The Basics of Breastfeeding

The South African Demographic and Health Survey (SADHS) found that a third of SA children under the age of six months are now exclusively breastfed1. This statistic was highlighted as the world recently commemorated World Breastfeeding Week.

The United Nations Children’s Emergency Fund and the World Health Organisation both recommend that breastfeeding should start ‘within the first hour after birth and that all babies – regardless of the mother’s HIV status – should be exclusively breastfed for the first six months of life.’ Thereafter complementary feeding can be introduced, while breastfeeding can continue until the child has reached the age of two years.

Breastfeeding has been shown to have major health benefits for both the mother and child but despite this, breastfeeding may not always come naturally to new mothers. Life Healthcare therefore actively encourages women to consider exclusively breastfeeding their babies during the first six months of their lives.

“Ensuring women are prepared is key,” says midwife and certified lactation specialist Hettie Grové, at Life Springs Parkland Hospital in Gauteng.

“There are two essential ways to prepare for breastfeeding ahead of the birth. Women should start by attending a breastfeeding class conducted by a certified lactation expert. They also need a breastfeeding plan, which should include what to do during the first hours following birth, where to get support if needed and what to do if the baby has special needs, and so on,” she says.

The advantages of breastfeeding include protecting babies from some of the biggest killer diseases of infants and children in South Africa – diarrhoea and pneumonia. Breastfeeding is also associated with improved development and educational achievement. However, babies are not the only beneficiaries. Breastfeeding after birth helps the uterus contract and reduces the mother’s postpartum blood loss.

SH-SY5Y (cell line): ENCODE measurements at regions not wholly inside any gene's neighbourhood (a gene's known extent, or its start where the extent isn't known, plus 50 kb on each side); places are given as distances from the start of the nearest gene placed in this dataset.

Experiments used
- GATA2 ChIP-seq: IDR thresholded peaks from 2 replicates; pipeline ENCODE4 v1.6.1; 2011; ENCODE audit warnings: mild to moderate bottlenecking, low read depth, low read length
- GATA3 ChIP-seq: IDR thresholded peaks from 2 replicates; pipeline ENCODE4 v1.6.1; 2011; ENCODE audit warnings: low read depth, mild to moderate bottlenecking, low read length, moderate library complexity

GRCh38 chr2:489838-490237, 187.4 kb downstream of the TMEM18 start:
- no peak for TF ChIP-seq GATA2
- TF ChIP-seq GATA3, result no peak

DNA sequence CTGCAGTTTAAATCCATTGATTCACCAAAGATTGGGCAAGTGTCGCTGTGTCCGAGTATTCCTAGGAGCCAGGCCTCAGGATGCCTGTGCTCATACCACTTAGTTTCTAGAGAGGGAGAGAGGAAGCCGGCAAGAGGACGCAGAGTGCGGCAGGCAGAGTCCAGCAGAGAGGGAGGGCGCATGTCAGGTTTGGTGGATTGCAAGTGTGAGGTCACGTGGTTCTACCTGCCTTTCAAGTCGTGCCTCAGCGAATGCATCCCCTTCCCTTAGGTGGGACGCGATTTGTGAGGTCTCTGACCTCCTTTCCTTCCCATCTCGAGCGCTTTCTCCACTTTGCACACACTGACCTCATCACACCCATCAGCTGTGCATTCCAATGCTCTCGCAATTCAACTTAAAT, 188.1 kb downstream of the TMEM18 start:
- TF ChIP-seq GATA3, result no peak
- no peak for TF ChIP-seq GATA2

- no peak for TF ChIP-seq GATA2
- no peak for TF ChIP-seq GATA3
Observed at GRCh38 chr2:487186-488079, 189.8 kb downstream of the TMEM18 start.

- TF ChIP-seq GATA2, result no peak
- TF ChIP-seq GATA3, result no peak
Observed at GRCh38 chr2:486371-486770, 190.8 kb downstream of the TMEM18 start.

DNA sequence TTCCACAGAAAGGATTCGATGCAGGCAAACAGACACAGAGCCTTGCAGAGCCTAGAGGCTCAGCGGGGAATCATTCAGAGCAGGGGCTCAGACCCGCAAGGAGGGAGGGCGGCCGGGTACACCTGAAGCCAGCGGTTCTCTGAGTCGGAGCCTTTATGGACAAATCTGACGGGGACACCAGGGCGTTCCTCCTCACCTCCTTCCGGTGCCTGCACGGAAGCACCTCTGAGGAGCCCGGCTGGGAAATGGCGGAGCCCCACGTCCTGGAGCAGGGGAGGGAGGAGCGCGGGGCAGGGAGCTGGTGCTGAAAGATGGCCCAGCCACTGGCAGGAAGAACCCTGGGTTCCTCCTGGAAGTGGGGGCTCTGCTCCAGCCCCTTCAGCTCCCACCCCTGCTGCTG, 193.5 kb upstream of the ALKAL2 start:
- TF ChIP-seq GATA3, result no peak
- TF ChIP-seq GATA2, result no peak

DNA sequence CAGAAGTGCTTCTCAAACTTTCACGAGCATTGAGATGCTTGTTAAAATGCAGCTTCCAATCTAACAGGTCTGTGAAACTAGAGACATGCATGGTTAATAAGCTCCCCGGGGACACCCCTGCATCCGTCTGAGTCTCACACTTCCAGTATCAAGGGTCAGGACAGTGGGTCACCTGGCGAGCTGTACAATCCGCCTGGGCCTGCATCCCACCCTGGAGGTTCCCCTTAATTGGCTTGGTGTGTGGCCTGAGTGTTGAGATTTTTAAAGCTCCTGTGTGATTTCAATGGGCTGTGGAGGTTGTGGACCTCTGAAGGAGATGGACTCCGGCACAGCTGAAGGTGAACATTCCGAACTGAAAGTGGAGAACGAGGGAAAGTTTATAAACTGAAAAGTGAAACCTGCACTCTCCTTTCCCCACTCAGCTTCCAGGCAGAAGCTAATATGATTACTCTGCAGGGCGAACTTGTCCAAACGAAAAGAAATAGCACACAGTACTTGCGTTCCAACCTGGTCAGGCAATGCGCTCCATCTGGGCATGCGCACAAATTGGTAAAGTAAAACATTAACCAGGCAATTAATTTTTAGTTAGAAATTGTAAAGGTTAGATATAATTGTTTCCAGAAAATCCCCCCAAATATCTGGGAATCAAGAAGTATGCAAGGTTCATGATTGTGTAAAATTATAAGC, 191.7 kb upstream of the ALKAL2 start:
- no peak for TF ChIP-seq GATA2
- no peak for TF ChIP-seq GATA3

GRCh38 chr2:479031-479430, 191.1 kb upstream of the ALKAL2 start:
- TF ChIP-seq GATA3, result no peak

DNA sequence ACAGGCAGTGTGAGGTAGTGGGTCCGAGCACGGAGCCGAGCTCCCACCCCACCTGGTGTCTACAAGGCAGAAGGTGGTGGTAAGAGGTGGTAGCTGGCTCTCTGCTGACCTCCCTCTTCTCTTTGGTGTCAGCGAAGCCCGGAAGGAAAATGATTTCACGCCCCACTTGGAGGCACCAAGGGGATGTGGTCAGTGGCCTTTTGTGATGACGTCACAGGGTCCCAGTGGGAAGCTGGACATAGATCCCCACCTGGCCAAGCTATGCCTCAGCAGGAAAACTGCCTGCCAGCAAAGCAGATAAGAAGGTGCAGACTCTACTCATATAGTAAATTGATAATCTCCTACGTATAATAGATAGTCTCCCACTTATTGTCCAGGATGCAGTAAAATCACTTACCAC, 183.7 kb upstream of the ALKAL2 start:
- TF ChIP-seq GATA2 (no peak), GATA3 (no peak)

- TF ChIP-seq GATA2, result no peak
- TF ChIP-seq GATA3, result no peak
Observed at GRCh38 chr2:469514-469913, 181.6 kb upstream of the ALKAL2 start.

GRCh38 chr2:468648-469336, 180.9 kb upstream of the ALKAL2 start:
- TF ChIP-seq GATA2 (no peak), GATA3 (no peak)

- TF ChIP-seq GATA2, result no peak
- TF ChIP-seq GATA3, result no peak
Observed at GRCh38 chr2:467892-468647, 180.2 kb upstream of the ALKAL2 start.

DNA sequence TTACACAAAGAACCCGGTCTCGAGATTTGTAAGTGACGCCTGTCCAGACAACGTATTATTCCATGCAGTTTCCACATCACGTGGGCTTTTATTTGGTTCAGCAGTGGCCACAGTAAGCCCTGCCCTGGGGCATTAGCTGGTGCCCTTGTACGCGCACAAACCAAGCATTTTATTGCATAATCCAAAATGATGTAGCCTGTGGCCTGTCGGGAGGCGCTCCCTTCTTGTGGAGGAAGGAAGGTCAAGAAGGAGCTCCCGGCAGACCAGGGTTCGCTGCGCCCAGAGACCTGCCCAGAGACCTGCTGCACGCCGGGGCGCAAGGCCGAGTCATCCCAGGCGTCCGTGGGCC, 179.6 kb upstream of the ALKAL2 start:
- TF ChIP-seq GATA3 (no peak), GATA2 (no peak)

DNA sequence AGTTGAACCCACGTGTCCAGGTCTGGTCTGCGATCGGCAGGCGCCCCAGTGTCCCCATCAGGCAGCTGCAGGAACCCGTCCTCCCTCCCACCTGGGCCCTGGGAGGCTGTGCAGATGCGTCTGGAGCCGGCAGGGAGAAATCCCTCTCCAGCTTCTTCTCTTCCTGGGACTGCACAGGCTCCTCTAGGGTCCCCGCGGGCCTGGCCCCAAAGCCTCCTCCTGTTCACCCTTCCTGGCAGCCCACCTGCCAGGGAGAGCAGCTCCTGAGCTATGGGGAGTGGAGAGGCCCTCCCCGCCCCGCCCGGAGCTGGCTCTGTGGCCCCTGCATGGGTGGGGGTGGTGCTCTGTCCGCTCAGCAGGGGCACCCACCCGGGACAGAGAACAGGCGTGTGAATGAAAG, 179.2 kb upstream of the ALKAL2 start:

While there are a number of benefits to breastfeeding, there are also common problems that may limit a new mother’s desire to breastfeed.

“Breastfeeding problems can vary from structural problems of either the tongue or lips of the baby. In addition the mother may have incredibly sore nipples, there could be difficulties in latching the baby, or even low milk supply. Fortunately, almost all these problems can be sorted out with better support and the right advice – preferably from a certified lactation specialist,” says Grové.

“For latching problems, immediate action needs to be taken to find out what is wrong and it should be remedied. Mothers should feel reassured that although nipples may become tender during breastfeeding, painful nipples are not normal. Importantly, there should be a zero tolerance approach to the separation of the mother from her baby after birth. Separation causes anxiety in babies and there should be skin-to-skin contact between the mother and baby as soon as possible,” she adds.

Dads can also get involved by attending breastfeeding classes with mothers so that they understand the process. “They can certainly help with other baby chores too, including tummy time, burping baby, changing nappies, or of course making mom’s tea or running a bath,” says Grové.

While there are numerous medical advantages to breastfeeding, it is important to remember that babies need food regardless. Mothers are therefore encouraged to follow a feeding programme that works best for both them and their baby.

“For whatever reason, some women may decide breastfeeding is not for them. If this is the case, they need not feel ashamed or guilty. Ultimately, mothers will do what’s best for themselves and their baby,” concludes Grové.

Back-to-work breastfeeding tips:

When women return to work their breastfeeding schedule may get derailed. Sister Grové provides some essential tips to ensure a smooth transition.

 

  • Don’t start pumping breast milk before the first six weeks. This is how long your body takes to adjust to producing milk.
  • Most women produce 900ml of breast milk a day, although this number fluctuates between 750ml and 1050ml. Work out how frequently your little one feeds during a 24-hour period, and then divide that number by the amount of milk you produce daily, using 900ml as the average to find out how much milk you should be pumping.
  • You don’t need to introduce bottles too early in the process – a couple of weeks before you return to work should be fine.
  • Talk to your employer about incorporating pumping into your work schedule to relieve full breasts.
  • Know the guidelines for storing milk. Milk that has been frozen loses some of its protective enzymes and antibodies, however it is still better than formula powder.
  • Breastfeed ‘on demand’ during weekends and plan for more nighttime nursing.

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